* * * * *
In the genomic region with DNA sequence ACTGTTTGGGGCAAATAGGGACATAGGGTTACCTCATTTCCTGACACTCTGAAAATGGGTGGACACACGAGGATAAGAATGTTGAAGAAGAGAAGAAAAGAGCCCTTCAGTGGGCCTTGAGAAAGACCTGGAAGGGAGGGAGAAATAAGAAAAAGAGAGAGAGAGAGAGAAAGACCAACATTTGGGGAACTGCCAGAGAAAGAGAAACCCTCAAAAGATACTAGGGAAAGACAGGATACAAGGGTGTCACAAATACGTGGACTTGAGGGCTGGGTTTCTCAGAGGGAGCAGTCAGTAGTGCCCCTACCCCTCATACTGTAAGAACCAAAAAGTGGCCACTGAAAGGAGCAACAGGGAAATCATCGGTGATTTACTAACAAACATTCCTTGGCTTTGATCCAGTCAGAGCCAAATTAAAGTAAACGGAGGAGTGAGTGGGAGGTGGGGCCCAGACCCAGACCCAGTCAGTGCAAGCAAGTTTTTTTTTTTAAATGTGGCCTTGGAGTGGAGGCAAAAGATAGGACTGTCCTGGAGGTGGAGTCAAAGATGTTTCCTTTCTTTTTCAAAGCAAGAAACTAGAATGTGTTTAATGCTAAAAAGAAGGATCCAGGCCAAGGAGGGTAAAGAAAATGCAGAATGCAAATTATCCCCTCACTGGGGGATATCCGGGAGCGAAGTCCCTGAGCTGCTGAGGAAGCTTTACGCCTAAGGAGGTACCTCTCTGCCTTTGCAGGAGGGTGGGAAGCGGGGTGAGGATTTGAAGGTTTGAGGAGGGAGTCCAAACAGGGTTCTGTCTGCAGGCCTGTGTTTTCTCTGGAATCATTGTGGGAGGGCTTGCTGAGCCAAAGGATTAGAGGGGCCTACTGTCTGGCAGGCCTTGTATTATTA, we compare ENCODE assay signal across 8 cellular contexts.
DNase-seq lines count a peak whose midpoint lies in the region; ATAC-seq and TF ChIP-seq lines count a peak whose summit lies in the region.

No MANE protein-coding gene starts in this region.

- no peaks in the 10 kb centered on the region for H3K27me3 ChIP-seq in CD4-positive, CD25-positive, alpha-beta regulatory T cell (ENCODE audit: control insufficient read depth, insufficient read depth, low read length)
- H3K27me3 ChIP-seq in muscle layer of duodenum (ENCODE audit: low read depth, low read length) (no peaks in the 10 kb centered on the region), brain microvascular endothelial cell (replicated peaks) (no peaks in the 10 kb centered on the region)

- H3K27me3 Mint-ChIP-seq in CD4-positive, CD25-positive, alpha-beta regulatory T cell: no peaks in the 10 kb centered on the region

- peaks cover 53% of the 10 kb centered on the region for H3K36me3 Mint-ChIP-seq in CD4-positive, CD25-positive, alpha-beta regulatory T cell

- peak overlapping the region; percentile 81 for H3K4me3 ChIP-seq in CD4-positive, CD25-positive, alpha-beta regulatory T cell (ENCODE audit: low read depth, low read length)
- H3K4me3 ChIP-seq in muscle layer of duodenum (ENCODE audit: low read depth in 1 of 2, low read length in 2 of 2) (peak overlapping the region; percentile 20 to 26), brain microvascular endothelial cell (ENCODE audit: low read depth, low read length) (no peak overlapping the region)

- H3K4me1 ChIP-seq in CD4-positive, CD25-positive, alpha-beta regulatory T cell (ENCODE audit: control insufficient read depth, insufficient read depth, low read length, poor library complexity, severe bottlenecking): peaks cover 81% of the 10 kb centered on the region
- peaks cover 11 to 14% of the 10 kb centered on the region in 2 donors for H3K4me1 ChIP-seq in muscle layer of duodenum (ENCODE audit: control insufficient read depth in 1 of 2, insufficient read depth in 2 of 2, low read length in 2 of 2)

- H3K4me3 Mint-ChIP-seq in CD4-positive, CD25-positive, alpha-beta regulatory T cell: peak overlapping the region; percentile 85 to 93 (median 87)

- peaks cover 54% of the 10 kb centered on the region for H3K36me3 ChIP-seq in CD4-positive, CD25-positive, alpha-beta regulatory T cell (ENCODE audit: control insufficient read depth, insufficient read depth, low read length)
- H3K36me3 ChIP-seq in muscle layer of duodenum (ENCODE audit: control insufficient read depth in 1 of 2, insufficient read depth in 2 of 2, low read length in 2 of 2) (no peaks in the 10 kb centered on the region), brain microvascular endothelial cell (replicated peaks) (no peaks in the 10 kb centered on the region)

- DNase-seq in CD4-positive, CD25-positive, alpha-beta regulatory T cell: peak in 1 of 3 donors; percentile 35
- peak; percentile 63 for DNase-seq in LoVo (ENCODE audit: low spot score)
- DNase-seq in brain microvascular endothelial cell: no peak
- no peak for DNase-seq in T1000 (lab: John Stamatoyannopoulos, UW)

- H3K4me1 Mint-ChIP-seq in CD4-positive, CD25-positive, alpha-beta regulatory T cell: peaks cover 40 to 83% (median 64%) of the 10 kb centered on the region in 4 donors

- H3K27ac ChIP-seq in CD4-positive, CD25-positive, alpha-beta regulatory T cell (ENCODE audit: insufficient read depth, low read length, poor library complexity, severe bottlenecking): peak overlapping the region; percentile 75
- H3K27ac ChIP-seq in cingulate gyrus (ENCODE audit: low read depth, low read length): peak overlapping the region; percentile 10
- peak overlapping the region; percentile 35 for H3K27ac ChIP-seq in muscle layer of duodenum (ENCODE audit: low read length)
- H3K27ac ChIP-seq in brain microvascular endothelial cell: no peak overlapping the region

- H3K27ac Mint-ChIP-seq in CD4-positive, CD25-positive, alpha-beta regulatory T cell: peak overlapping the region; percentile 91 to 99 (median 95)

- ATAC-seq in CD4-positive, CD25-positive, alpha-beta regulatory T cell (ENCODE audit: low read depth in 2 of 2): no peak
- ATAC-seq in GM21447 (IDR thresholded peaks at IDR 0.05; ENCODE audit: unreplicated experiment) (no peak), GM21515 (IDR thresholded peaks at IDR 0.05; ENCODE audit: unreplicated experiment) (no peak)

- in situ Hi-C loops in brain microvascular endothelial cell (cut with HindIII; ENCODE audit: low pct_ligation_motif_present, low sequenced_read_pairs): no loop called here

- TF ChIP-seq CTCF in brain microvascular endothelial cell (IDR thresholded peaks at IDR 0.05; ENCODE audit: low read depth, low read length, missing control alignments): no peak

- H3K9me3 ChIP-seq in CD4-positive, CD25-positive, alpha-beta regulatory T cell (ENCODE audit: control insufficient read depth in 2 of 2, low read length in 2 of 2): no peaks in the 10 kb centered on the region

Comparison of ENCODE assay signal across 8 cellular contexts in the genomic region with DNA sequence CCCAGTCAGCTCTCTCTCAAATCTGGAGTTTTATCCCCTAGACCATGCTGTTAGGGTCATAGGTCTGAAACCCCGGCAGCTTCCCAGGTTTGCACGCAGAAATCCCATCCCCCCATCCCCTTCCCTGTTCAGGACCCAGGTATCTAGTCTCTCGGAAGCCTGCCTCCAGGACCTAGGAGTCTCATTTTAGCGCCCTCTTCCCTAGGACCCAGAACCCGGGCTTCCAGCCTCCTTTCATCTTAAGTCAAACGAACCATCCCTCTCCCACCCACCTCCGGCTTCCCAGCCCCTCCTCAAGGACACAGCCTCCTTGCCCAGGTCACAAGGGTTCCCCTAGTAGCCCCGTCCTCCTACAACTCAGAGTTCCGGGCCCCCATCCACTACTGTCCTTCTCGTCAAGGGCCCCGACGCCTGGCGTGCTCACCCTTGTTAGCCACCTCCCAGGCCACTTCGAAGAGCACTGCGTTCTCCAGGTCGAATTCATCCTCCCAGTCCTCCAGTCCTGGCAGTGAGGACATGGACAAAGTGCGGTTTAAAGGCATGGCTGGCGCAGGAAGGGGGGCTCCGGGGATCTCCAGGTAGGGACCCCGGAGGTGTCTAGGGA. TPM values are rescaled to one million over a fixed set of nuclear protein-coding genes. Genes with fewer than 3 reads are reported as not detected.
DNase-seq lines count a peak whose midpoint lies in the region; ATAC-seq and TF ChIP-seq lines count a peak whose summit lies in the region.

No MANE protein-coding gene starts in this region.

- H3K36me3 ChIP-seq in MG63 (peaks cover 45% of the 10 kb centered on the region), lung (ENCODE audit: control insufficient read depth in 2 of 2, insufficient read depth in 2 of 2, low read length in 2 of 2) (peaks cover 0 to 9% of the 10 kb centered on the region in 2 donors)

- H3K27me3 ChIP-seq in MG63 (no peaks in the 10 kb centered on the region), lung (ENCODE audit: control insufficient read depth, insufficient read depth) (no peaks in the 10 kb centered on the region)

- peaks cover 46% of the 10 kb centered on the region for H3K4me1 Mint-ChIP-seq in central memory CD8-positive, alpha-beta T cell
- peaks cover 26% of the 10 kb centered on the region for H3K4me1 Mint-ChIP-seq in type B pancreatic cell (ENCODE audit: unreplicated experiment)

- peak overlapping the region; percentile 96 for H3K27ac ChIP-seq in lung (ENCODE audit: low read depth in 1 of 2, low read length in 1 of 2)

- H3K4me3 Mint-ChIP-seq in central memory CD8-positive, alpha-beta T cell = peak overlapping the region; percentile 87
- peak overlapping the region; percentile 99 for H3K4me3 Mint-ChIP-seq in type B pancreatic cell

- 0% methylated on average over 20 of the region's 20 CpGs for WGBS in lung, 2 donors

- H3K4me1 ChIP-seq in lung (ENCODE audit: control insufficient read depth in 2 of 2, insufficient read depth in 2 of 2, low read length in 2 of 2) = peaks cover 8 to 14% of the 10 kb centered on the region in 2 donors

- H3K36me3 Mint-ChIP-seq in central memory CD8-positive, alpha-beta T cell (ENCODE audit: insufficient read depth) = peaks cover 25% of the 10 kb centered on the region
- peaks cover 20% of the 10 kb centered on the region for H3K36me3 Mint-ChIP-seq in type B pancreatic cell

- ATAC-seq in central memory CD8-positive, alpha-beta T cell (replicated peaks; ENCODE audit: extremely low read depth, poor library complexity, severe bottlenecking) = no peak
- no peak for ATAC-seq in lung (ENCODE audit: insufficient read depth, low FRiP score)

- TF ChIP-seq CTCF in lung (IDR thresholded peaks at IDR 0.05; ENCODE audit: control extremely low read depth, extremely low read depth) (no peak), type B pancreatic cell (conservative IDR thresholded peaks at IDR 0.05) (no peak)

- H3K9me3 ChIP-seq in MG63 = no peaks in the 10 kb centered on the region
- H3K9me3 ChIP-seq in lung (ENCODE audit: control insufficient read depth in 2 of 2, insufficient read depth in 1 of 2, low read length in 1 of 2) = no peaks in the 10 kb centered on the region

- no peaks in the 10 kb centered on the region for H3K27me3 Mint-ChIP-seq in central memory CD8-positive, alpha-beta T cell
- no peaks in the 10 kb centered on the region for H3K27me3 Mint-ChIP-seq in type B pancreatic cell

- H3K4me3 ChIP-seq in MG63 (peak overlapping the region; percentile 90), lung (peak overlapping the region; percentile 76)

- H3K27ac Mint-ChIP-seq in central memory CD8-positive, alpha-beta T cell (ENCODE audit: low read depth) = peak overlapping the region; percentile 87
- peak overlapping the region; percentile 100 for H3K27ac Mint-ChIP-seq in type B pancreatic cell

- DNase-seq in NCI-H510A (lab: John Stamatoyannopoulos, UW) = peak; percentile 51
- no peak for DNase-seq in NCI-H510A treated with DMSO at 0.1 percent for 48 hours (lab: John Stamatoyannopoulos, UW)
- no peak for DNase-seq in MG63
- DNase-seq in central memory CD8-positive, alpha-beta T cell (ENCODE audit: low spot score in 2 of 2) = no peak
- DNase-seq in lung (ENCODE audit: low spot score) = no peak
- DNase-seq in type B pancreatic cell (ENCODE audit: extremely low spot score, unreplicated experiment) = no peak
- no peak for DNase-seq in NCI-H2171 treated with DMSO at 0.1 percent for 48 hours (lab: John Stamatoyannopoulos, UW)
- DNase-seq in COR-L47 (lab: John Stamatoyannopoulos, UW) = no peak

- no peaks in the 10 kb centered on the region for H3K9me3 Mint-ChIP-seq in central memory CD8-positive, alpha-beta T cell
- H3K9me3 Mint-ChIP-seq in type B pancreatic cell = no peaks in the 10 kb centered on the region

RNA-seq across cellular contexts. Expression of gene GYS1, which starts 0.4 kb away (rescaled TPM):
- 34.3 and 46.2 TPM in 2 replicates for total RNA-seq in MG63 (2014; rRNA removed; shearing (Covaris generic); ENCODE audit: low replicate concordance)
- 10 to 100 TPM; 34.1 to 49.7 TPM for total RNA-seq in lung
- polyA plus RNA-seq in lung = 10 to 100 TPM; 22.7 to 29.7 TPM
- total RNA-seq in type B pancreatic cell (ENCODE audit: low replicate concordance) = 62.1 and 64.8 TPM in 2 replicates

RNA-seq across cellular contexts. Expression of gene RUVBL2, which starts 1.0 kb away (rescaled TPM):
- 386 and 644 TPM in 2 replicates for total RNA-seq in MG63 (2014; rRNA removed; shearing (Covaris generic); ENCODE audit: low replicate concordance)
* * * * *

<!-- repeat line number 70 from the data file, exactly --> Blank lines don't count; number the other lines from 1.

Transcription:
- 386 and 644 TPM in 2 replicates for total RNA-seq in MG63 (2014; rRNA removed; shearing (Covaris generic); ENCODE audit: low replicate concordance)